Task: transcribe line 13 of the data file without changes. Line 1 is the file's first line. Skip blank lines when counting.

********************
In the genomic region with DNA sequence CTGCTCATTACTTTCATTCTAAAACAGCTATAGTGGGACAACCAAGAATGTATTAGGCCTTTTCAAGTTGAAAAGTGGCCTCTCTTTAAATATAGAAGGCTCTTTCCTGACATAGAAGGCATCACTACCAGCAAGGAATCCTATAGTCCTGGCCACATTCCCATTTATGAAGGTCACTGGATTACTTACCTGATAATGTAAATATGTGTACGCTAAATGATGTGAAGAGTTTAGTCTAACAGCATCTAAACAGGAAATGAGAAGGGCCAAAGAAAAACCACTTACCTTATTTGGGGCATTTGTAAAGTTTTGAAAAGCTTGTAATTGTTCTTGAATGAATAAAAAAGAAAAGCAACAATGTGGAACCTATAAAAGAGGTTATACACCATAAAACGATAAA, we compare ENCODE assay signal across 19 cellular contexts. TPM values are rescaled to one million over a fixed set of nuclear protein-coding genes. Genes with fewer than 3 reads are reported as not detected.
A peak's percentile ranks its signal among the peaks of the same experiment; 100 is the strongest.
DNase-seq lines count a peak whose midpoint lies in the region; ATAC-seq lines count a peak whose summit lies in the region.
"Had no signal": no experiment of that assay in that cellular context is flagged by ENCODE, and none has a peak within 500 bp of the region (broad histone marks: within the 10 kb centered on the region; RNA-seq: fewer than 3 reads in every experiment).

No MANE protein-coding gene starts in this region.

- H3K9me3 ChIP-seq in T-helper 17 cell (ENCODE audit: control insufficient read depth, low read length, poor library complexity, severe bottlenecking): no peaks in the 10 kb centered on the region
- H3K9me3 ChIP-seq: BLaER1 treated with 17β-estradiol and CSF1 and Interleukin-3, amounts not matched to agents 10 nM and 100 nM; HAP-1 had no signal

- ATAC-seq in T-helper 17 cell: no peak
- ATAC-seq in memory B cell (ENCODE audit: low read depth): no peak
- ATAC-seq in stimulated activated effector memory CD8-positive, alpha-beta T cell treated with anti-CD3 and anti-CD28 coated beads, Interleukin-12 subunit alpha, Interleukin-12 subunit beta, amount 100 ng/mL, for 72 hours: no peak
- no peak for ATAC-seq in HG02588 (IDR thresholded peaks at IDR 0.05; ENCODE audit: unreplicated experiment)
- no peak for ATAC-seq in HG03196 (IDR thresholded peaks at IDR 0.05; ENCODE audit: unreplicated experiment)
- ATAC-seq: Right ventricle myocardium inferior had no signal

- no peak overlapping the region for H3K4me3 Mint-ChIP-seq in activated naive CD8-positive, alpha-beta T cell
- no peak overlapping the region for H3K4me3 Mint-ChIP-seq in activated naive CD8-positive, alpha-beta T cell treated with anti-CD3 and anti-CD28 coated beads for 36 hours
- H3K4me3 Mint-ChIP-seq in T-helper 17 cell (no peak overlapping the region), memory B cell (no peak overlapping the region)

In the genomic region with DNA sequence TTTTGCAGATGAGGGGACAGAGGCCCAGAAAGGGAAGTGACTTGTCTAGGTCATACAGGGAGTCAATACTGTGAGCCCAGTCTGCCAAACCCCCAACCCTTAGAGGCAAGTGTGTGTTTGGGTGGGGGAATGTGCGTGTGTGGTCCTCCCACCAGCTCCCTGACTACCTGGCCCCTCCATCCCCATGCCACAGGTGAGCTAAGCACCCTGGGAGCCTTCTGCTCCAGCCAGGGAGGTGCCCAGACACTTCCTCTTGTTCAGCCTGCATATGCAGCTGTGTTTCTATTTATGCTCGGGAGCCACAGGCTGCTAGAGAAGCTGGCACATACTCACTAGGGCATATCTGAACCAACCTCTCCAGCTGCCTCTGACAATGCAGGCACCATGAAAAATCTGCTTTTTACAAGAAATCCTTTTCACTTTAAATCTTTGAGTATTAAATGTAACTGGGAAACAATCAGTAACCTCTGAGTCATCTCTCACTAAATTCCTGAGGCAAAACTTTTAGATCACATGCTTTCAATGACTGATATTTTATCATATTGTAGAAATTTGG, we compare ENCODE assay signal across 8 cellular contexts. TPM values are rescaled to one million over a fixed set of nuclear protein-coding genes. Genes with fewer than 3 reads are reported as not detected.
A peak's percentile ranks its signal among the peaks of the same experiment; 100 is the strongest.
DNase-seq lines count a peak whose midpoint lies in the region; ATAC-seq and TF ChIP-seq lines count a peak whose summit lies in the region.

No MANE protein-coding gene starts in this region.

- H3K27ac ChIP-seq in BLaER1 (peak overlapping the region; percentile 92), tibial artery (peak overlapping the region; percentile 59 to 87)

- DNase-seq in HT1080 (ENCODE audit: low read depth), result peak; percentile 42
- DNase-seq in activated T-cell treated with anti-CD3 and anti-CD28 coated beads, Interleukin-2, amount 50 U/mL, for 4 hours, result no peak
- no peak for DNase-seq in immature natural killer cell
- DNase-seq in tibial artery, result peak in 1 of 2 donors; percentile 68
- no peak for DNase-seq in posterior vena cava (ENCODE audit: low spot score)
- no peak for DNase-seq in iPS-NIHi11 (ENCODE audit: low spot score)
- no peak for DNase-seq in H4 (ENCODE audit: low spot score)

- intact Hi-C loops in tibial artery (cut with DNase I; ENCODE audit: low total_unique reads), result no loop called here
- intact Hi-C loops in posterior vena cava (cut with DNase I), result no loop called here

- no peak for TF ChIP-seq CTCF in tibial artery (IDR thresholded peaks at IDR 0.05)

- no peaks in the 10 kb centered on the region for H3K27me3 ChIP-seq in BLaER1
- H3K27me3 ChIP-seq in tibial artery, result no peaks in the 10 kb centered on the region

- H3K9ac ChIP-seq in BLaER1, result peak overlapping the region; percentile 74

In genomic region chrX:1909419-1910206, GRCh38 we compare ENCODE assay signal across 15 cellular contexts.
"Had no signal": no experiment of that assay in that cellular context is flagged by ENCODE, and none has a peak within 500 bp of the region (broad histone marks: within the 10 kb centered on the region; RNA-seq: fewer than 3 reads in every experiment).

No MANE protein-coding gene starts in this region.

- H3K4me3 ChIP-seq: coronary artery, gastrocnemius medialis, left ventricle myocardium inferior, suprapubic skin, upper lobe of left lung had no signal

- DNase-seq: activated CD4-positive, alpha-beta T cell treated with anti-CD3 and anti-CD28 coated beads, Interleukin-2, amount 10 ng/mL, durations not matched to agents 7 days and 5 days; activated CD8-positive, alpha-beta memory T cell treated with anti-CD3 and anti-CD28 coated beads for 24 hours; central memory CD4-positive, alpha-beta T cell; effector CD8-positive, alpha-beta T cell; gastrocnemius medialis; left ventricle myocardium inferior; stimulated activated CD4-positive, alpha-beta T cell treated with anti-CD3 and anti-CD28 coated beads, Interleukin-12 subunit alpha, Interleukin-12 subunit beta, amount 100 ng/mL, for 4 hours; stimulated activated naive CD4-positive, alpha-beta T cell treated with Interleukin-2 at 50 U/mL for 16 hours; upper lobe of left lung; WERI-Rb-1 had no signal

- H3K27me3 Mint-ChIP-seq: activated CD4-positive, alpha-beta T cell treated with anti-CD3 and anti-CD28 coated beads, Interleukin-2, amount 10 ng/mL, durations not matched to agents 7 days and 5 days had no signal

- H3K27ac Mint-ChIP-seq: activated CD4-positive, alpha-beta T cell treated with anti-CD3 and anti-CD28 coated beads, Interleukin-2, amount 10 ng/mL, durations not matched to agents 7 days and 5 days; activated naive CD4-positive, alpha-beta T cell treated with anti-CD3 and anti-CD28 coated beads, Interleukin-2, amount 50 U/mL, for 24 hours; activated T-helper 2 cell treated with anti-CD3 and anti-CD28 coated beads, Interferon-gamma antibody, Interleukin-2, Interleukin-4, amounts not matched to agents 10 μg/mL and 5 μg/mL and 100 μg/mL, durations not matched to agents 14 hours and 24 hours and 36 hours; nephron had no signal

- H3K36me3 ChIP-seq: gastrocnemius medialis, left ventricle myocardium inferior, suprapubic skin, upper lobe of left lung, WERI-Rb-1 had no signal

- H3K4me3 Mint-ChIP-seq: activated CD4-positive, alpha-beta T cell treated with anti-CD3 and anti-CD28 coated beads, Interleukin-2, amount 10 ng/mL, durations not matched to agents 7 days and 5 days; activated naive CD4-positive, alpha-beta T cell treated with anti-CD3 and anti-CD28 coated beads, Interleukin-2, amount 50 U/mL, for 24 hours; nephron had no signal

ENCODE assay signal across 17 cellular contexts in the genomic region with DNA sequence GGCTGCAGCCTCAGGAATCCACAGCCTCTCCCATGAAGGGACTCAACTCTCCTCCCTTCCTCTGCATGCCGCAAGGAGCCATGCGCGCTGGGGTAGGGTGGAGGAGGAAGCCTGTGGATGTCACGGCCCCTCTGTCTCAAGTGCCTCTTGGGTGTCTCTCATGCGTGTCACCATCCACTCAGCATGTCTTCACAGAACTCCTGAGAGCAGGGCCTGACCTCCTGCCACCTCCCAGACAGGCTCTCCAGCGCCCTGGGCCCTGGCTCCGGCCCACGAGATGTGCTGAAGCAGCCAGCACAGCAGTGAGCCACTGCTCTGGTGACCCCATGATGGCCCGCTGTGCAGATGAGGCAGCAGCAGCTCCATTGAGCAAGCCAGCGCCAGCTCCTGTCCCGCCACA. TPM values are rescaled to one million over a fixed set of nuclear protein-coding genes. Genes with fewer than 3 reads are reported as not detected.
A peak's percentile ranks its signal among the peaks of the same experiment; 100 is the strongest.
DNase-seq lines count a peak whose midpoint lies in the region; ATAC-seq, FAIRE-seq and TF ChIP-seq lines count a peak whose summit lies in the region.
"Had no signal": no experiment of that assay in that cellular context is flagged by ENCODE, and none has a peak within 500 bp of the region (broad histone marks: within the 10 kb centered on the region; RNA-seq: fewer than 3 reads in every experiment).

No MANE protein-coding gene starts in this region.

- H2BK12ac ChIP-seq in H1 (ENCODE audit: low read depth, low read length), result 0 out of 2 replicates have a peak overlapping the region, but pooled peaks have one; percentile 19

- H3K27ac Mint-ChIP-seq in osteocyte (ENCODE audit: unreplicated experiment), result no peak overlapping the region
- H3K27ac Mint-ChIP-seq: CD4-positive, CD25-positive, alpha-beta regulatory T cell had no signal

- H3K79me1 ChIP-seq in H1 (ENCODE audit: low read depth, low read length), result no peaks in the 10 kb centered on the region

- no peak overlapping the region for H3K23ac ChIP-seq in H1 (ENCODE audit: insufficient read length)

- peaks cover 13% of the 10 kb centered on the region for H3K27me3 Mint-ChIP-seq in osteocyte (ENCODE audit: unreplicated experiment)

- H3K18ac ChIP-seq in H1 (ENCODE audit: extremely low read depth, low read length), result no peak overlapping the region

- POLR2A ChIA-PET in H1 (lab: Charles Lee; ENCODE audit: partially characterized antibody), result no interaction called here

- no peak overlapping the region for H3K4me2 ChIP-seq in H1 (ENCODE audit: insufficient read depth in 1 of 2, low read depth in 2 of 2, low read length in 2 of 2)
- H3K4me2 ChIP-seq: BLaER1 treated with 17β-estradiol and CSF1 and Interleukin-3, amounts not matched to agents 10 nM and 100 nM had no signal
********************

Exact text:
- ATAC-seq: Right ventricle myocardium inferior had no signal